Join us for our first-ever event in Winnipeg – a young alumni pub night. Reservations would be appreciated but drop-ins will not be refused!
Dr. Deborah Danoff
Genetic signature of marine planktonic larvae's localized dispersal and potential evolutionary and ecological implications
Oscar Puebla, Biology, McGill
The end of ethnic nationalism, building societies around sets of common values, seems like a good idea, but something is going wrong. In these lectures, writer Alberto Manguel takes a fresh look at some of the problems we face and suggests we should look at what stories have to teach us about society. "How do stories help us perceive ourselves and others?" he asks. "How can stories lend a whole society an identity...?" From "Gilgamesh" to the Bible, from "Don Quixote" to "The Fast Runner," he explores how books and stories hold the secret keys to what binds us together. Internationally acclaimed as an anthologist, translator, essayist, novelist and editor, Alberto Manguel is the bestselling author of several award-winning books, including "A Dictionary of Imaginary Places" and "A History of Reading." He was born in Buenos Aires, moved to Toronto in 1982 (where he lived for 20 years) and now lives in France, where he was named an Officer of the Order of Arts and Letters. Among other awards and honours, he is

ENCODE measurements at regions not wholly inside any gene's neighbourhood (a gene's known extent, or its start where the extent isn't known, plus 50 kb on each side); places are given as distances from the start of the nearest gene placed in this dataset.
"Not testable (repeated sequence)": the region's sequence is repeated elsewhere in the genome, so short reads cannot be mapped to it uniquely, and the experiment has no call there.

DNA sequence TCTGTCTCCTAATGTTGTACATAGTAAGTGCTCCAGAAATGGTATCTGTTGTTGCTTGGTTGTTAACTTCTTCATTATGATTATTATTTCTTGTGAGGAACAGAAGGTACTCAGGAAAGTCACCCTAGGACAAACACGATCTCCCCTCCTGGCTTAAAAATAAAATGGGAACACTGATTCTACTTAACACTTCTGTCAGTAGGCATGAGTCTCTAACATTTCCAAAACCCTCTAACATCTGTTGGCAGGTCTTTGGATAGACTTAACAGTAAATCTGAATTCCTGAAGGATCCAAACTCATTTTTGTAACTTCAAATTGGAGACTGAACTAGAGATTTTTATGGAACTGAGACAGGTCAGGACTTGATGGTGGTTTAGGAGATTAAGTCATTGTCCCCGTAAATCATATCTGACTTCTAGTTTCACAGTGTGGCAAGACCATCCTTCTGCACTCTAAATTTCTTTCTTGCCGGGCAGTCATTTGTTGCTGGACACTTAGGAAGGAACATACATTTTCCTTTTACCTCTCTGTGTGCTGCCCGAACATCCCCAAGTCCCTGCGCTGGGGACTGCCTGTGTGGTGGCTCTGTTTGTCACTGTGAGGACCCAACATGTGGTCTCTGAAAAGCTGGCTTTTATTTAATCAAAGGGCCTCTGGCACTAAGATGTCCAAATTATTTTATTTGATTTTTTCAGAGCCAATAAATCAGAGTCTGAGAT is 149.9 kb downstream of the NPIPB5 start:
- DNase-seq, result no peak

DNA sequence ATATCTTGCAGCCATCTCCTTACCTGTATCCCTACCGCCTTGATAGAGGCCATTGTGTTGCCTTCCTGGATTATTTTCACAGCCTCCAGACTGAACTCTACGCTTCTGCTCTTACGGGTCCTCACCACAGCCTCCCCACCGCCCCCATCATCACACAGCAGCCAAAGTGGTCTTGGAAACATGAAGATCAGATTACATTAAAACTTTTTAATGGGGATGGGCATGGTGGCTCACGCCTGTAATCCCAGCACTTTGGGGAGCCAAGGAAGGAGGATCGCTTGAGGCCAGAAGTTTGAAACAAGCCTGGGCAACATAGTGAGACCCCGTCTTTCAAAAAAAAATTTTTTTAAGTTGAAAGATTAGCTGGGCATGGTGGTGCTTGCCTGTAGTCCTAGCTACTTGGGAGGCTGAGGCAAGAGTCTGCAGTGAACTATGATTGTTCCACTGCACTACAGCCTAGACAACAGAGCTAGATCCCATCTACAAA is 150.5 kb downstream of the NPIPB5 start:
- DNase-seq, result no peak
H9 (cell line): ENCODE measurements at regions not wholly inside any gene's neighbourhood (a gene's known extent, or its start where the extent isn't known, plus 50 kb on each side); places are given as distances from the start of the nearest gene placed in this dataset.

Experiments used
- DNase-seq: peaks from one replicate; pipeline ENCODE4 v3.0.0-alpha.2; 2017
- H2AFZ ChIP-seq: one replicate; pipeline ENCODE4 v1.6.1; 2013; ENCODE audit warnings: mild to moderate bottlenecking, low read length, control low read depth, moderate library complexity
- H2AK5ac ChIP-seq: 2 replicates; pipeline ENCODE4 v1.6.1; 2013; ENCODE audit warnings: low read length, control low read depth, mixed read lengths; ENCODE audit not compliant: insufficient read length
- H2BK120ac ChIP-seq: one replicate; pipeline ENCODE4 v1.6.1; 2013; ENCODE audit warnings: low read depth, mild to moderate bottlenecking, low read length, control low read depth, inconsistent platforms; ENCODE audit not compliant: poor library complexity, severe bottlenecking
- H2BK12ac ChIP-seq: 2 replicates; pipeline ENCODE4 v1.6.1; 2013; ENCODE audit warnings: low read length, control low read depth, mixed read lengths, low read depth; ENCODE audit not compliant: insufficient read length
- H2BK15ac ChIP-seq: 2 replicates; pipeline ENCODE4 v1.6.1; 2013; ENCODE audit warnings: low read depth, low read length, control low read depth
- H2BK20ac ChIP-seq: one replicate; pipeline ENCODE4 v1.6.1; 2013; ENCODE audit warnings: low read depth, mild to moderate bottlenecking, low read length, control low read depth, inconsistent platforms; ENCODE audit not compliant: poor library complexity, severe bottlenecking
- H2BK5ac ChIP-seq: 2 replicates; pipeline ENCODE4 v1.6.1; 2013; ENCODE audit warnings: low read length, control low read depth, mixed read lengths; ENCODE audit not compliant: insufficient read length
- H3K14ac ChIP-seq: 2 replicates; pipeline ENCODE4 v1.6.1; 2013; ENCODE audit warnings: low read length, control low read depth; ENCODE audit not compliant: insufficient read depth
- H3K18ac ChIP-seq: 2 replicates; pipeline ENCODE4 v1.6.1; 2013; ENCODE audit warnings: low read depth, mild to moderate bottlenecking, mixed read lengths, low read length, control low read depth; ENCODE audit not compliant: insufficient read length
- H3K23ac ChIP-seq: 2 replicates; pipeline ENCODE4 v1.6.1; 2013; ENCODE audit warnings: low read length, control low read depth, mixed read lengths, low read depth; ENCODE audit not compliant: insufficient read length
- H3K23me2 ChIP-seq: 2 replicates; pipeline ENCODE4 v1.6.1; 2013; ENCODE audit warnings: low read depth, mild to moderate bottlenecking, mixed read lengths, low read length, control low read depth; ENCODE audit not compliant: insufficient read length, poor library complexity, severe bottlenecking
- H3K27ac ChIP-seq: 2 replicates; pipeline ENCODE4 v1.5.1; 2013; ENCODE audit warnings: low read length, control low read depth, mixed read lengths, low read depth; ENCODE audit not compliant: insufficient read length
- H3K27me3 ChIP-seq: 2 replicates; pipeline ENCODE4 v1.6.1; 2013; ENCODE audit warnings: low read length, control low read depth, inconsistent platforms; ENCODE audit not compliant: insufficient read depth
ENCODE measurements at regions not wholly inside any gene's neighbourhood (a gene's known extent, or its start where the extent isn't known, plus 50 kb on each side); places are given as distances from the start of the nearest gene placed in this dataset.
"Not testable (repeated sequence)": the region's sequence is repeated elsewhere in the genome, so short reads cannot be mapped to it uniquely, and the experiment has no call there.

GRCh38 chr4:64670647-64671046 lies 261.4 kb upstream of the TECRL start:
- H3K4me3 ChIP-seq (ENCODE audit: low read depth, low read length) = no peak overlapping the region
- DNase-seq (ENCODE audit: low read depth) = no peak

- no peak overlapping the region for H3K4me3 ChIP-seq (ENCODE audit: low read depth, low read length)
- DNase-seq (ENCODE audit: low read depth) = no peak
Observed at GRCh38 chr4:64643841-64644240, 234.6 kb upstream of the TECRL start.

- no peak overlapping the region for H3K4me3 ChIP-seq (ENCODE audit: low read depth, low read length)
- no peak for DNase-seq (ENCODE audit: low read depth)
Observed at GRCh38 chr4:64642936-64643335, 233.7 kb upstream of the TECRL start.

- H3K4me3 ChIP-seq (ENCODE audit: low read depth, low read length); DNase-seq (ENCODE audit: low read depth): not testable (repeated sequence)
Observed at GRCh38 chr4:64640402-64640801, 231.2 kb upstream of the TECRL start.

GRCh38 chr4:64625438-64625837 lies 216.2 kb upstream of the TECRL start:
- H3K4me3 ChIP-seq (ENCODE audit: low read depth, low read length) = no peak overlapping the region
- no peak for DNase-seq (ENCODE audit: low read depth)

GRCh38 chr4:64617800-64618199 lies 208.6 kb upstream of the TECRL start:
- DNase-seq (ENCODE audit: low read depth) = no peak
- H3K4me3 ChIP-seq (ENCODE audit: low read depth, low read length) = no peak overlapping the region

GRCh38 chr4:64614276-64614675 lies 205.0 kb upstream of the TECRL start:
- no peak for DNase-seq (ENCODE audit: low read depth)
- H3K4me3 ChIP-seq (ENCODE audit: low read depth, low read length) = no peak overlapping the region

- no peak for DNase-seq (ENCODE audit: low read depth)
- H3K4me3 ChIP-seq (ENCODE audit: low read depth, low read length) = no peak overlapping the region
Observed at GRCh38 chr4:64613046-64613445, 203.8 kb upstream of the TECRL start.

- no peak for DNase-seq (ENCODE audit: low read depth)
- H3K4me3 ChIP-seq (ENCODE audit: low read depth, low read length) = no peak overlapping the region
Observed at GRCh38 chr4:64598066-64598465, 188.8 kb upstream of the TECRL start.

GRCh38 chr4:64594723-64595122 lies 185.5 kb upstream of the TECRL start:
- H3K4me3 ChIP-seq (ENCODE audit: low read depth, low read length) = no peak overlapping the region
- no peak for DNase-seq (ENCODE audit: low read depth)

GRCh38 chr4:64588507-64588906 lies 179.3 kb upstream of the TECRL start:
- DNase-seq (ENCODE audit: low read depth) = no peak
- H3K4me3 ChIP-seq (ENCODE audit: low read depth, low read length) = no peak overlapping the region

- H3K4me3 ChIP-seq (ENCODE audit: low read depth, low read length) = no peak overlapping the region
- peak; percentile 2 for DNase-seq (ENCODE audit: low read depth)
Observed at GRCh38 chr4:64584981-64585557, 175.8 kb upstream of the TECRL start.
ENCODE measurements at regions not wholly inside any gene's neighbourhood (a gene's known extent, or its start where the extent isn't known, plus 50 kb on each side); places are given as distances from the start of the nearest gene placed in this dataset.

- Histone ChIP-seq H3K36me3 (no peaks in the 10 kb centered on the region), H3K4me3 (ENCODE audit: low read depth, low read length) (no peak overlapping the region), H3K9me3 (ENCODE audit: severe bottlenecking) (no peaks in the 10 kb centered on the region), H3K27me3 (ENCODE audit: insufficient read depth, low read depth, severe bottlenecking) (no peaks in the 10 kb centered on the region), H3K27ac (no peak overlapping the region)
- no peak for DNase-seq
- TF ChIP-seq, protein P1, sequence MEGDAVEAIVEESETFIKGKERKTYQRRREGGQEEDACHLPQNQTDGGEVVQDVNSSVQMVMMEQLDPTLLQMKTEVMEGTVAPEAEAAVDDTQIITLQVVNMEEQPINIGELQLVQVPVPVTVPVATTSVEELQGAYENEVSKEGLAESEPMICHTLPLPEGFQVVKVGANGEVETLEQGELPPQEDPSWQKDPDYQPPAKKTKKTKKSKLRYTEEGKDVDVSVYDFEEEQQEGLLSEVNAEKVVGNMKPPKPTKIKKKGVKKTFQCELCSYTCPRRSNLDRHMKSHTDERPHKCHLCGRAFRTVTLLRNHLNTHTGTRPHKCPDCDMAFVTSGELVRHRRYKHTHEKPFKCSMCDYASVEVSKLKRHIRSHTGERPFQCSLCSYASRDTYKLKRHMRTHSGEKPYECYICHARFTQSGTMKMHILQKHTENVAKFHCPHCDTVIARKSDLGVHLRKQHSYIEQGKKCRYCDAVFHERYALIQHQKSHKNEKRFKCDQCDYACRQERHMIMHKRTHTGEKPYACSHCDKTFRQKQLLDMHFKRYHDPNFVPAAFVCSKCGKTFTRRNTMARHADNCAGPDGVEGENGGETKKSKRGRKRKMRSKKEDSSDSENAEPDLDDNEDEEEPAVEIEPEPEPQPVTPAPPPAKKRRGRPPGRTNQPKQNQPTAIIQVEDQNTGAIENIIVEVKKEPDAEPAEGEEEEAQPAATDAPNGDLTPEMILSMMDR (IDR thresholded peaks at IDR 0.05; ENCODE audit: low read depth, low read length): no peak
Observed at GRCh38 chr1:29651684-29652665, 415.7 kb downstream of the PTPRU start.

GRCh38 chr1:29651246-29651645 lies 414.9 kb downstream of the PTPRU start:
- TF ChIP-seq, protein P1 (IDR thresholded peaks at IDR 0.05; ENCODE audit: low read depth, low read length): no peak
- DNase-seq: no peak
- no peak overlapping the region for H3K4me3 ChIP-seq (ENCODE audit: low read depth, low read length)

As part of its Speakers Series, the Dept of Italian Studies is pleased to present, in conjunction with the Centre de recherche sur l'intermédialité and European Film Studies Research Group, Prof. Francesco Casetti. Francesco Casetti is one of the best-known film theorists in the world, and is professor of film studies at the Università Cattolica of Milan, where he also chairs the Dept of Media and Performing Arts.
"The infinite horizon of health research: is Canada visible?" by Dr. John R. Evans, CC, O. Ont., MD, LLD, recent winner of the 2007 Henry G. Friesen International Prize in Health Research and chair of MaRS Discovery District. Admission is free and a reception will follow.
Liam Durcan, Montreal Neurological Institute, McGill University. The lecture will address the premise that, despite the superficial disparities between science and art, in this case medicine and literature, the aims and even the methods of the two pursuits are often strikingly similar. From the increasing influence neuroscience is having on literary theory to the recognition of the importance of narrative in medical training, the boundary between the disciplines is becoming less firmly entrenched, resulting in a growing awareness that each pursuit can be enriched by an appreciation and understanding of the other.
Dr. Joe Schwarcz, founding director, McGill Office for Science and Society, will speak on how contradictory information abounds concerning food and nutrition. The question becomes how can science guide us through this maze.